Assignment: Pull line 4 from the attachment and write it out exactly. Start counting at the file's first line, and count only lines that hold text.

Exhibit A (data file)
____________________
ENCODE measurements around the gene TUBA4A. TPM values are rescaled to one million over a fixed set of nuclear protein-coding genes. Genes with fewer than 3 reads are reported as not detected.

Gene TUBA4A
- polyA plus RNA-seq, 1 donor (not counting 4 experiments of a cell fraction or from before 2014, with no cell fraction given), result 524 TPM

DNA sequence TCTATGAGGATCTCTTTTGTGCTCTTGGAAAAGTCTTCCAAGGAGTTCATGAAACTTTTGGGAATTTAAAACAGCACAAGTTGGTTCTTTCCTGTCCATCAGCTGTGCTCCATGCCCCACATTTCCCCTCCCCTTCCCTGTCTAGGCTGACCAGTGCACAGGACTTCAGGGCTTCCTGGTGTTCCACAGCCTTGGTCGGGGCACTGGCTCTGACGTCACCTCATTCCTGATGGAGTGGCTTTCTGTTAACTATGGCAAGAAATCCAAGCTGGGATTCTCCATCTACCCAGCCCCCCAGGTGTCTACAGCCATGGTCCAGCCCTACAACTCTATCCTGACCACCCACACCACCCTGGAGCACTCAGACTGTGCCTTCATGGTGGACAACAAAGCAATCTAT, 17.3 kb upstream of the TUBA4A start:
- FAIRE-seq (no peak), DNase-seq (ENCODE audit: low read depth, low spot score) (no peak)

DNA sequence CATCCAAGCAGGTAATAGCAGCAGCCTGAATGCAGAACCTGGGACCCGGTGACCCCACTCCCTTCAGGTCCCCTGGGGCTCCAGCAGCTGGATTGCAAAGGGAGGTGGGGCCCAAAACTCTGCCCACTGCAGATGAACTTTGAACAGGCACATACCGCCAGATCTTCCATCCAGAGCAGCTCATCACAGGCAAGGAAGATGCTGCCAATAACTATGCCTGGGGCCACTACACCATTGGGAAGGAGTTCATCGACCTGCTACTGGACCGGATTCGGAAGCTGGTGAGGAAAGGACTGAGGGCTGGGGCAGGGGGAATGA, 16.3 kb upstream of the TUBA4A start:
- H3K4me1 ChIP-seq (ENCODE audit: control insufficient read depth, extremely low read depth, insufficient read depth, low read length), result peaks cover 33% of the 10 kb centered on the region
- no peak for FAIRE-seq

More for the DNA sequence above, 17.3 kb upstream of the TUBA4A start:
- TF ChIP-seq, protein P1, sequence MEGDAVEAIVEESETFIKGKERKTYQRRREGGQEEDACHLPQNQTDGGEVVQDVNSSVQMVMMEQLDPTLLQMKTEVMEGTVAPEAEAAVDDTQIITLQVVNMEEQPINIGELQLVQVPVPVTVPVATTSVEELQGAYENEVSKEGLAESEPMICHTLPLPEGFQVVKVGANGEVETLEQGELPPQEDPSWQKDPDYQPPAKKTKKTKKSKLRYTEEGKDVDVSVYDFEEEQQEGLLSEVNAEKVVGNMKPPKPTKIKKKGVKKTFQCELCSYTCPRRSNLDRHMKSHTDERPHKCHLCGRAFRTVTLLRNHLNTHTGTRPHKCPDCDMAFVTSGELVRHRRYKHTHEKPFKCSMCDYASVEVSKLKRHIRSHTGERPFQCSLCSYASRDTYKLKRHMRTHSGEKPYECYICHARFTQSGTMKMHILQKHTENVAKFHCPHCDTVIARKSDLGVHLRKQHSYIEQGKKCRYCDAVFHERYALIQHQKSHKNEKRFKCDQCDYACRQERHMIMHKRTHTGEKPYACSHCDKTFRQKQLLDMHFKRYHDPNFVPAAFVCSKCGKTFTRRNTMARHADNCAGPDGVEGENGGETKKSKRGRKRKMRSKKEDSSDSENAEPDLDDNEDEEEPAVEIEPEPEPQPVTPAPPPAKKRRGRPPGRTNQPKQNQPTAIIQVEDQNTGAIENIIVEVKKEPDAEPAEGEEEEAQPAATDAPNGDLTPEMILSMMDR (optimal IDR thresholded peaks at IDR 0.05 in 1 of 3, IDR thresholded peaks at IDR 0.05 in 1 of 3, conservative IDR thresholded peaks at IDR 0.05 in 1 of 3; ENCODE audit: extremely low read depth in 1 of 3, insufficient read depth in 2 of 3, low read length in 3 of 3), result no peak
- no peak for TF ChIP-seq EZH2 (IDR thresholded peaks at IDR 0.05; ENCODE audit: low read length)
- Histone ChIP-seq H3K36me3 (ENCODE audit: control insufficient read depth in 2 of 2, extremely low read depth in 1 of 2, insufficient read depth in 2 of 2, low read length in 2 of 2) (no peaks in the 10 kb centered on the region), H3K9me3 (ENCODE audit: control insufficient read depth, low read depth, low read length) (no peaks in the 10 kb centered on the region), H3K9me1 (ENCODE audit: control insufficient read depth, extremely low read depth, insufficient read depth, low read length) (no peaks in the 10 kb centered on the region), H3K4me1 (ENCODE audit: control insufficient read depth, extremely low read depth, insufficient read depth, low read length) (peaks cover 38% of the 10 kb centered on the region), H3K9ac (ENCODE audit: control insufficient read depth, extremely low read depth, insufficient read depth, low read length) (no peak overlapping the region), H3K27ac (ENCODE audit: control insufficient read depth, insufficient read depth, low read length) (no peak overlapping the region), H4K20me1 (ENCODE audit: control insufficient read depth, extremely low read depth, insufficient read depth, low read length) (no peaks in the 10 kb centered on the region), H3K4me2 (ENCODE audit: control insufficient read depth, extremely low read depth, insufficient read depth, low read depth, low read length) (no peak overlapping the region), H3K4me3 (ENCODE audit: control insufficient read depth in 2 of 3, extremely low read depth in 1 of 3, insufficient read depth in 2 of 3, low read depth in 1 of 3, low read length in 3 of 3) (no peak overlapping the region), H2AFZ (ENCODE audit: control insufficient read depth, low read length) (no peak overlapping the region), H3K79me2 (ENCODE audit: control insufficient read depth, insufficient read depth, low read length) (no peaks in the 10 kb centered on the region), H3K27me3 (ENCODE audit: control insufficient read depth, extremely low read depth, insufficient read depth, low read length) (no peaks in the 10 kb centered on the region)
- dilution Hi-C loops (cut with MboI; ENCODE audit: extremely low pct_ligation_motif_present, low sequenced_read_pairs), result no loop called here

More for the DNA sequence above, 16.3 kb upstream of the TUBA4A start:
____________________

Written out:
DNA sequence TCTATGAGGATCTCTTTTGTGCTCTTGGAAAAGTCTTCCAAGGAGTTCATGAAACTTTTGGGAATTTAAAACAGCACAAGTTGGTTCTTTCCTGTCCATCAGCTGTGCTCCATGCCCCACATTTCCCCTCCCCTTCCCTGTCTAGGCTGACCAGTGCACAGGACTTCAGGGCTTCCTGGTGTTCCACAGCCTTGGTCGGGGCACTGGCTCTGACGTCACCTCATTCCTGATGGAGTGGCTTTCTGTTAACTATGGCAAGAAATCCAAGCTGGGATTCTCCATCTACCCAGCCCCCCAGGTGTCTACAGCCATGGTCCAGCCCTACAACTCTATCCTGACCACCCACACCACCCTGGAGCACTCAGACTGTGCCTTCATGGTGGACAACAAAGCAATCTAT, 17.3 kb upstream of the TUBA4A start: